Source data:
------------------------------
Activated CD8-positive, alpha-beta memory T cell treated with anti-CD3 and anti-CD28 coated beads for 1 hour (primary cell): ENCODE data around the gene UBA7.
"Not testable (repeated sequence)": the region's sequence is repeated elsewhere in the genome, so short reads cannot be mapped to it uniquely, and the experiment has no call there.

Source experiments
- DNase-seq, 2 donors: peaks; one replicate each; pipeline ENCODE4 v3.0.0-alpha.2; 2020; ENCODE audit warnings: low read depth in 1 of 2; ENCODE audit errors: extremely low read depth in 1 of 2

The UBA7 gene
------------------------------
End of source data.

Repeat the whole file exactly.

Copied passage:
Activated CD8-positive, alpha-beta memory T cell treated with anti-CD3 and anti-CD28 coated beads for 1 hour (primary cell): ENCODE data around the gene UBA7.
"Not testable (repeated sequence)": the region's sequence is repeated elsewhere in the genome, so short reads cannot be mapped to it uniquely, and the experiment has no call there.

Source experiments
- DNase-seq, 2 donors: peaks; one replicate each; pipeline ENCODE4 v3.0.0-alpha.2; 2020; ENCODE audit warnings: low read depth in 1 of 2; ENCODE audit errors: extremely low read depth in 1 of 2

The UBA7 gene